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Expansion of Anatoxin-a Monitoring Methods for Harmful Algal Blooms to Include New and Additional Congeners

This project began in September 2023 and is projected to be completed in August 2026.

This project will improve monitoring and response to harmful blooms of cyanobacteria by expanding the utility of an existing analytical method for detecting members of the anatoxin-a family, a toxin produced by several cyanobacteria species. The team will develop the method to cover anatoxin-a (ATX) and congeners and encourage its adoption to facilitate wider use by federal, state, and academic labs and raise awareness of potentially under-reported risks of ATX to public health.

Bloom of cyanobacteria beside a boat ramp in Lake Erie.

Bloom of cyanobacteria beside a boat ramp in Lake Erie. Credit: NOAA.

Why We Care
Driven in part by the Toledo water crisis of 2014, many states now have robust cyanotoxin monitoring programs that are strongly focused on microcystins, a potent liver toxin produced by Microcystis and Planktothrix cyanobacteria genera. While these are widespread, increasingly other species and their toxins are also being reported in the Great Lakes and other freshwater systems. For example, Anabaena, and Aphanizomenon are known to produce toxins in the anatoxin family.

Variants or congeners of anatoxin can cause respiratory paralysis and have been associated with dog, livestock, and wildlife fatalities. A lack of robust detection methods has forced many monitoring programs to either overlook anatoxins, or adopt the only approved analytical method (U.S. Environmental Protection Agency 545), which measures only one variant (ATX). Overlooking ATX, or measuring just ATX, can lead to under-estimation of the total cyanotoxicity in a freshwater body and complicate the accurate assessment of cyanoHAB risks to humans and wildlife.

What We Are Doing
This project will develop certified reference materials and standards for several anatoxin congeners, including ATX, homoanatoxin-a (HTX), and their derivatives. These efforts will allow the team to expand the existing U.S. EPA method 545 to measure additional anatoxin congeners. This improved method will be shared with project collaborators for peer validation.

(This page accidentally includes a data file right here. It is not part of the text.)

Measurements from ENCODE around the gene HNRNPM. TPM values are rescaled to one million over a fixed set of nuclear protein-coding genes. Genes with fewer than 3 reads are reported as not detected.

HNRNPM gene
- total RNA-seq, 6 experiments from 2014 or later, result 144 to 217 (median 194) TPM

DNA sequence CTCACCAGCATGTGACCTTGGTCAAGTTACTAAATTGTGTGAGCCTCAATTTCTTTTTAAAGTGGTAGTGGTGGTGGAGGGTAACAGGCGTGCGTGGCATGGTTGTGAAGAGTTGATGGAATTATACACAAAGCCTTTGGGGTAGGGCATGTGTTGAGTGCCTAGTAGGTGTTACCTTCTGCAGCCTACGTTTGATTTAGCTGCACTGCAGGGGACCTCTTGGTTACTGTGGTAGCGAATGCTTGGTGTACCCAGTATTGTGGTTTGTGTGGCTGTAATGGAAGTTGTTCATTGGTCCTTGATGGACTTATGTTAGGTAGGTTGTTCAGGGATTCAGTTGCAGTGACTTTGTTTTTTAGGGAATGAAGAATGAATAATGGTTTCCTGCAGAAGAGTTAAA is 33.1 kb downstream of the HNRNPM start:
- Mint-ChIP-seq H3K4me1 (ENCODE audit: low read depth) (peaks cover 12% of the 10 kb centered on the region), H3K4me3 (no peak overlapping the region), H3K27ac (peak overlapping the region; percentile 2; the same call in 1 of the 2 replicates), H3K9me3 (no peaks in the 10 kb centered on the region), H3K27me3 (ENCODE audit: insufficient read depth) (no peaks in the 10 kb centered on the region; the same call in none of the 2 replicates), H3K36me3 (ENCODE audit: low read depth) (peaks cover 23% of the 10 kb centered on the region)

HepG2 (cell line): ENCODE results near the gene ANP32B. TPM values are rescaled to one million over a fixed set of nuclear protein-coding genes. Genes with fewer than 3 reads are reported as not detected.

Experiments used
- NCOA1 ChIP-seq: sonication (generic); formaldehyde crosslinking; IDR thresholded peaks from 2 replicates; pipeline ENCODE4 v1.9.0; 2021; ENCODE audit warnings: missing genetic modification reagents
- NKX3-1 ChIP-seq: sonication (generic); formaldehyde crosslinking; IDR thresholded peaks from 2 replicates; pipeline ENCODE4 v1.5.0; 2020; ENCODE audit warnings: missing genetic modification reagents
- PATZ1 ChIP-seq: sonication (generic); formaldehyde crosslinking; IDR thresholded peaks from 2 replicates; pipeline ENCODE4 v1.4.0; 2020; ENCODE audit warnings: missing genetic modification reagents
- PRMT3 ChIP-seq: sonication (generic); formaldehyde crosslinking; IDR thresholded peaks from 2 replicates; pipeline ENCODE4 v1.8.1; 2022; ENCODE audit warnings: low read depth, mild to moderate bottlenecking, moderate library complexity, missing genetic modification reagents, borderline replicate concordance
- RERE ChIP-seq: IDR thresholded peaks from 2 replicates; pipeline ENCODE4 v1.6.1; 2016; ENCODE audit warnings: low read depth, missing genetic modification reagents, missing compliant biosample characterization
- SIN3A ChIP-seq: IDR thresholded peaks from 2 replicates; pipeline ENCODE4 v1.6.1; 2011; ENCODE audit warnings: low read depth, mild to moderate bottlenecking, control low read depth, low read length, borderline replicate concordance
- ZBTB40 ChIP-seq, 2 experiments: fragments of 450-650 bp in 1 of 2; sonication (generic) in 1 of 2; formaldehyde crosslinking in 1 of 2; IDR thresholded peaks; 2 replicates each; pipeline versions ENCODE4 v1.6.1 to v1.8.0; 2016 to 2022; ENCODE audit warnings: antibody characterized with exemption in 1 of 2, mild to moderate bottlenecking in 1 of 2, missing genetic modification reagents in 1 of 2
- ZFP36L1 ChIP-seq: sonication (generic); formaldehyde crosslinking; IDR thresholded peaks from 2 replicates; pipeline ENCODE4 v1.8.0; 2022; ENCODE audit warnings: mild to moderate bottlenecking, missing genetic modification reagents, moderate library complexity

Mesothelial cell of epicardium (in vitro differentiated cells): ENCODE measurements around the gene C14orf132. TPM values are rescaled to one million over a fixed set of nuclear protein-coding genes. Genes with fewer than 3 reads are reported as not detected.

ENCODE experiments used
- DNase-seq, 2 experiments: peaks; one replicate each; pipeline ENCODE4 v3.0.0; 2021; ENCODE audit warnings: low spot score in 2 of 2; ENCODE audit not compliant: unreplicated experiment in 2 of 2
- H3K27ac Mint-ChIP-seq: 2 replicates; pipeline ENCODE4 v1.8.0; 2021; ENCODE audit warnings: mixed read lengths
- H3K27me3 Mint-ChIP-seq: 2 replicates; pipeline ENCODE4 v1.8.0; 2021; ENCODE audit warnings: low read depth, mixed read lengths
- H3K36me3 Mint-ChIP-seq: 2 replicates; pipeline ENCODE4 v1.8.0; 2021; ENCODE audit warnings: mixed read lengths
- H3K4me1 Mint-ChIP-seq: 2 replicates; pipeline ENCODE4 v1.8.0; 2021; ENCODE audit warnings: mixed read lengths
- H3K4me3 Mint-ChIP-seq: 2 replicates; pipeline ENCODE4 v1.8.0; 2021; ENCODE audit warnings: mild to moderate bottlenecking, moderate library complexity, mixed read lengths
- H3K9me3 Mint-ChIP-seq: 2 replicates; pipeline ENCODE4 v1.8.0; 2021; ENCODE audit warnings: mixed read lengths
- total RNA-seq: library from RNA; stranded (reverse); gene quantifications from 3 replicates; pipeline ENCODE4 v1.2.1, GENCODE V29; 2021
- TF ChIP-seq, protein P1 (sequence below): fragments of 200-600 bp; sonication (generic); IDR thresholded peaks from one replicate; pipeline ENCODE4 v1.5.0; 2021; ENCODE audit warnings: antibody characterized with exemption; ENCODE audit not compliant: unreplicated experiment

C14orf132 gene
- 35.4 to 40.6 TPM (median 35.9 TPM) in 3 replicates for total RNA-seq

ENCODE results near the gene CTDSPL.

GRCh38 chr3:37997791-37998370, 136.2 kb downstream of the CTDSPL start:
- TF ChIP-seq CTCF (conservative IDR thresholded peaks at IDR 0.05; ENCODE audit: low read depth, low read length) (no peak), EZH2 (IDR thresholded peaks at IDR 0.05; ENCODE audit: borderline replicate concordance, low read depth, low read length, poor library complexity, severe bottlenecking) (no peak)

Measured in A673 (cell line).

A partnership with National Research Council Canada will enable the team to provide calibrated and uncalibrated standards for general distribution to government and analytical laboratories across the United States, Canada, and abroad. The team will also evaluate another commonly used toxin assay to determine its cross reactivity with anatoxin congeners. To facilitate the adoption of this method by existing cyanoHAB monitoring programs, the project will communicate results to state agencies, publish a peer-reviewed method validation to aid cross-laboratory compatibility, and share the resulting new method with the U.S. EPA.

This project is led by Dr. Nicholas Pflug, State University of New York, College of Environmental Science and Forestry (SUNY ESF), with co-investigators Dr. Gregory Boyer, SUNY ESF, and Dr. Pearse McCarron, National Research Council Canada, Biotoxin Metrology.

This project is supported by the NCCOS Monitoring and Event Response for Harmful Algal Blooms (MERHAB) Research Program.

Benefits of Our Work
This work will enable measurement and thus increased awareness of risks associated with anatoxins in freshwater systems that supply drinking water and opportunities for recreation and benefit efforts to understand routes of cyanotoxin exposure in wildlife.

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